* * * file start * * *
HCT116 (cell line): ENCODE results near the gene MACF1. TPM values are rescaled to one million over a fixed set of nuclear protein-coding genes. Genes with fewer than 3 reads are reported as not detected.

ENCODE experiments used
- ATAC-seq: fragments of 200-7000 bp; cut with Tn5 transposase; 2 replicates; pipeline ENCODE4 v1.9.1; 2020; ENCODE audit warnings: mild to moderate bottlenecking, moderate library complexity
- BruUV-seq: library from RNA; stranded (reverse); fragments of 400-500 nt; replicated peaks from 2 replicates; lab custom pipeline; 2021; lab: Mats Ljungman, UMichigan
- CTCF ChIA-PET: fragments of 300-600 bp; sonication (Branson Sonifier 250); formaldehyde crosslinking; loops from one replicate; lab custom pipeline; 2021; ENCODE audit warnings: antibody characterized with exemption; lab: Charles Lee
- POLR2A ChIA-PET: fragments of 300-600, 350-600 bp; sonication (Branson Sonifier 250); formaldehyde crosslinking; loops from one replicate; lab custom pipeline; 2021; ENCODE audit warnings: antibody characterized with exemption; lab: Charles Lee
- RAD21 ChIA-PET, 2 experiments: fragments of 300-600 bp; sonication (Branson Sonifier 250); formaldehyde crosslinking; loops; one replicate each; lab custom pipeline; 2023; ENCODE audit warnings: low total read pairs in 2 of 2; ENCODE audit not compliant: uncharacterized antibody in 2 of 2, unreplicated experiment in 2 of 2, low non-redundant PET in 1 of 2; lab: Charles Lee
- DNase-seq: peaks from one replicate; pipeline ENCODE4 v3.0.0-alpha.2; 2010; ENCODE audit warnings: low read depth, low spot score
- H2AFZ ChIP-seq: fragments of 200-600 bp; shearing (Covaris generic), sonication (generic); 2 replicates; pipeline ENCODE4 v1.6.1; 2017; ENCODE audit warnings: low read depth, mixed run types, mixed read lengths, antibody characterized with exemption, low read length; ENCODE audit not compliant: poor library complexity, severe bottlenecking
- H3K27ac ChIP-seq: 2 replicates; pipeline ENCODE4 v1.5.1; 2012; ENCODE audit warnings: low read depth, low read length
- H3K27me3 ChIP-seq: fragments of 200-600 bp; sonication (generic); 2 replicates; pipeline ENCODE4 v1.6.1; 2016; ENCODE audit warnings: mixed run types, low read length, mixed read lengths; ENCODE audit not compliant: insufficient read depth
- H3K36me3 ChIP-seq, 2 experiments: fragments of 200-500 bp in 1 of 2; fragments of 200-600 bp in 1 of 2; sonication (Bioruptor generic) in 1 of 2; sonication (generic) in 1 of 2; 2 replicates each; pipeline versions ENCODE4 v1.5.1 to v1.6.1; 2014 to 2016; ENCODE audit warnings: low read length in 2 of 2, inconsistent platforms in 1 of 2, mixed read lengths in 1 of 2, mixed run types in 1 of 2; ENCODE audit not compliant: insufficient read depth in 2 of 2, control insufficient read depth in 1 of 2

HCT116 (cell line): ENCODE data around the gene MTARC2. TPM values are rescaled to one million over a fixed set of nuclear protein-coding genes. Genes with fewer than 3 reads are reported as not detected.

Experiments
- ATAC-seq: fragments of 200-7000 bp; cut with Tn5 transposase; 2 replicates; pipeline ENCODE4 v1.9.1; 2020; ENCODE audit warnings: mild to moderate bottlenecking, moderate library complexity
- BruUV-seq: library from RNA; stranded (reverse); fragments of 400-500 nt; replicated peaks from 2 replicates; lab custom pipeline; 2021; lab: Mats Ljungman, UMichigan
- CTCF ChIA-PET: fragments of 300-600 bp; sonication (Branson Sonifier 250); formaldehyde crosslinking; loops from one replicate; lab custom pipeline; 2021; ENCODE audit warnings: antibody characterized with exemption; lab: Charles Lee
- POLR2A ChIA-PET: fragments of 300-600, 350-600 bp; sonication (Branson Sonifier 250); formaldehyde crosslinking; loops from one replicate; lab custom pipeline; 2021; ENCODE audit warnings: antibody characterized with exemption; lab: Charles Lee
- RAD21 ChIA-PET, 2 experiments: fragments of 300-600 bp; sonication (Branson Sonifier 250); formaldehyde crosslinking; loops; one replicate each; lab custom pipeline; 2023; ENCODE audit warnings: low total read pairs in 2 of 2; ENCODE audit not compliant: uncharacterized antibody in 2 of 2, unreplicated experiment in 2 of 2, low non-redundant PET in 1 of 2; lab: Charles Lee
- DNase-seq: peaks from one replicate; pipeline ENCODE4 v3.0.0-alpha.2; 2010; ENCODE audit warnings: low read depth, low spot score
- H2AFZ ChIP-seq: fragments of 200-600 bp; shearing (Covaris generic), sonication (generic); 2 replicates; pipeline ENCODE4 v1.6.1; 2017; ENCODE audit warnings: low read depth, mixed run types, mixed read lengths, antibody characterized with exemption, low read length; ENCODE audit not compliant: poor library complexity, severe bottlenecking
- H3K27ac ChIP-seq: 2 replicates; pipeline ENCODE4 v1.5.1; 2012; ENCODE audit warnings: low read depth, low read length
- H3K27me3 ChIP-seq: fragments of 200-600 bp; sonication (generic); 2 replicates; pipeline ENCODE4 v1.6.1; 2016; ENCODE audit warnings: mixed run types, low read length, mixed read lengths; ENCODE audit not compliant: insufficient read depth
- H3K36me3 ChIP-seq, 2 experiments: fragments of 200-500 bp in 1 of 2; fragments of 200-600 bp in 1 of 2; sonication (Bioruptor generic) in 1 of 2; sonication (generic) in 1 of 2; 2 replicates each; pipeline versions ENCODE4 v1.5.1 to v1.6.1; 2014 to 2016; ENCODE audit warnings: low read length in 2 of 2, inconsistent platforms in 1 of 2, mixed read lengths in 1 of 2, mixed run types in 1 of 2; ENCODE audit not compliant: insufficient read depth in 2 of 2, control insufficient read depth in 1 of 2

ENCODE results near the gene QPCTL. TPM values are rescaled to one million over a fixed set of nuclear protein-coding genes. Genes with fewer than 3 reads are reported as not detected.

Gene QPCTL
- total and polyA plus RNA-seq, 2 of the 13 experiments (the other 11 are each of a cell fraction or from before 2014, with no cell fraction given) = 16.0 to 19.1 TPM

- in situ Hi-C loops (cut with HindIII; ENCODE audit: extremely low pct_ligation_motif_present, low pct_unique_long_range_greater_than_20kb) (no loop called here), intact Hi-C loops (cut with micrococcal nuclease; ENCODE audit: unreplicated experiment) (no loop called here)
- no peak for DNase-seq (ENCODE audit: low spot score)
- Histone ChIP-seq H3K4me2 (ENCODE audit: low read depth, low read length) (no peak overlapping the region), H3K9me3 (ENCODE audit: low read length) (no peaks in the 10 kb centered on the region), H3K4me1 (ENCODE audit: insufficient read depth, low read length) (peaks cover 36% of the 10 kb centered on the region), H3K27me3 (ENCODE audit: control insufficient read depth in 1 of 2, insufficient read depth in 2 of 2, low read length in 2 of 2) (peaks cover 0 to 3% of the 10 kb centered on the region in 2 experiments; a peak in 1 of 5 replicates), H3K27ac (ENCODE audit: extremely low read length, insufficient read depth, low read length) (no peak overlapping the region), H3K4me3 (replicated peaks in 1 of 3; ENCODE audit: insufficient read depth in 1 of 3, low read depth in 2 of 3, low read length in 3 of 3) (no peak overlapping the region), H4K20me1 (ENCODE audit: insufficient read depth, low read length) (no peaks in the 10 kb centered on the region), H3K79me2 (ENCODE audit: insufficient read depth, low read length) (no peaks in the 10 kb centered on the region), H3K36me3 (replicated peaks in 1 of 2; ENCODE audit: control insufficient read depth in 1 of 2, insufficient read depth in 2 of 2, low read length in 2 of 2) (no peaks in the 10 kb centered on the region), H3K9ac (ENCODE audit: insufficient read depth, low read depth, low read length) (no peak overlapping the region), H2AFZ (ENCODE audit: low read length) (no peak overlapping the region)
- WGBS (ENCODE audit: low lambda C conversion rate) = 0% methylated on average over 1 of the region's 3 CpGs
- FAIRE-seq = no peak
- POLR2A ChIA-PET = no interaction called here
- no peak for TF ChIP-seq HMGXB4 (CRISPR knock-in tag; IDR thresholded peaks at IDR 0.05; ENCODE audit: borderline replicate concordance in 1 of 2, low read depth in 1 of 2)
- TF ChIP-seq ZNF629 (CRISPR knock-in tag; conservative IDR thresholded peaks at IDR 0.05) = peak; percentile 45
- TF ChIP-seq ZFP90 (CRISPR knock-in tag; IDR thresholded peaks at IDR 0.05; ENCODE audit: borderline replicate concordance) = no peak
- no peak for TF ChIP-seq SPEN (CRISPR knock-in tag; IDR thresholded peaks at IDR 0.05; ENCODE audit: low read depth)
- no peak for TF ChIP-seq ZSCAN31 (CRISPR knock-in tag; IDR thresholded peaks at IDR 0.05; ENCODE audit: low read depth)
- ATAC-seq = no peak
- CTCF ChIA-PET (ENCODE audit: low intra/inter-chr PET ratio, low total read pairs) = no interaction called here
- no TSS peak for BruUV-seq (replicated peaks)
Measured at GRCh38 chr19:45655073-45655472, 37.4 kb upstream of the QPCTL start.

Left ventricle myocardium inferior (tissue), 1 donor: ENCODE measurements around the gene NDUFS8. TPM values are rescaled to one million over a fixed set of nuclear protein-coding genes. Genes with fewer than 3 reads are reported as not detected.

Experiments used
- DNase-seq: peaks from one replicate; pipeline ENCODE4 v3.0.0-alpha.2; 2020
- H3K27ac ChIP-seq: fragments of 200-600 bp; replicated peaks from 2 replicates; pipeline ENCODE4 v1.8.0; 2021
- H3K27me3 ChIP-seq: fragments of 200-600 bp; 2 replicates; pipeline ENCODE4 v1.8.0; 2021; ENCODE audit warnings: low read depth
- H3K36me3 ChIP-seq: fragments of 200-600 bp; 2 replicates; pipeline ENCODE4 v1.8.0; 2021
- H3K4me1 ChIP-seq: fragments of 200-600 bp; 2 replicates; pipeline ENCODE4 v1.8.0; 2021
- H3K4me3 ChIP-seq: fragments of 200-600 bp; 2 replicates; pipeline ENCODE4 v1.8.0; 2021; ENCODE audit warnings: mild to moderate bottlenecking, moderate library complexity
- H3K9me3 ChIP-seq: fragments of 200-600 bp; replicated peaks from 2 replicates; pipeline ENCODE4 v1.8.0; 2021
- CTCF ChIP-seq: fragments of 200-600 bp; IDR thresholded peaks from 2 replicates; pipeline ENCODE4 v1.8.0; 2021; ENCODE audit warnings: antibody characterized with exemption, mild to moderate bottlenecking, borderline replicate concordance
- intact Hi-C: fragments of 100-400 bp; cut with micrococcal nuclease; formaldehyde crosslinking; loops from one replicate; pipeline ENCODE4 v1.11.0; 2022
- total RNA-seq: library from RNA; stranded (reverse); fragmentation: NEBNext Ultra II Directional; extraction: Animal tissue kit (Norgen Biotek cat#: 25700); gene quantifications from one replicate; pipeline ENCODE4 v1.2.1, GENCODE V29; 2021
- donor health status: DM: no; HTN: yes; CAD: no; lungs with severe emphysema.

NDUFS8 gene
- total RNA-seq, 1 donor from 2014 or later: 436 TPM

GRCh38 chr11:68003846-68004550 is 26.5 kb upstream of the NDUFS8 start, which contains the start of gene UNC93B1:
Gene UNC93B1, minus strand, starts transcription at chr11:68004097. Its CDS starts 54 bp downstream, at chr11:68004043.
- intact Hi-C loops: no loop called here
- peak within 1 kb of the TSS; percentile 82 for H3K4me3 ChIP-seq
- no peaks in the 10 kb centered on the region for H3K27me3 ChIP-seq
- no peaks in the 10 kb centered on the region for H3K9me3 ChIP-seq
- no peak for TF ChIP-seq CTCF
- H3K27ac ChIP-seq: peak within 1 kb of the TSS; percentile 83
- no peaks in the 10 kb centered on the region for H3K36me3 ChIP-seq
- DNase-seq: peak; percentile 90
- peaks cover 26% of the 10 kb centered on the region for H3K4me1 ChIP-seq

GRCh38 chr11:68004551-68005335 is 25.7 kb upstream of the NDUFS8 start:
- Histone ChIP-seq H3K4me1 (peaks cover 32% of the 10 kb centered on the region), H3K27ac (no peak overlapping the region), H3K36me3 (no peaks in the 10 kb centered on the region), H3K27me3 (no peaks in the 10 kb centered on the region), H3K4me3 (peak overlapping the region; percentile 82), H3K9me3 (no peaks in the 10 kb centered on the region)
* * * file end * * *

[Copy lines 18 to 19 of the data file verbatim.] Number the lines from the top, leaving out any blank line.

- POLR2A ChIA-PET: fragments of 300-600, 350-600 bp; sonication (Branson Sonifier 250); formaldehyde crosslinking; loops from one replicate; lab custom pipeline; 2021; ENCODE audit warnings: antibody characterized with exemption; lab: Charles Lee
- RAD21 ChIA-PET, 2 experiments: fragments of 300-600 bp; sonication (Branson Sonifier 250); formaldehyde crosslinking; loops; one replicate each; lab custom pipeline; 2023; ENCODE audit warnings: low total read pairs in 2 of 2; ENCODE audit not compliant: uncharacterized antibody in 2 of 2, unreplicated experiment in 2 of 2, low non-redundant PET in 1 of 2; lab: Charles Lee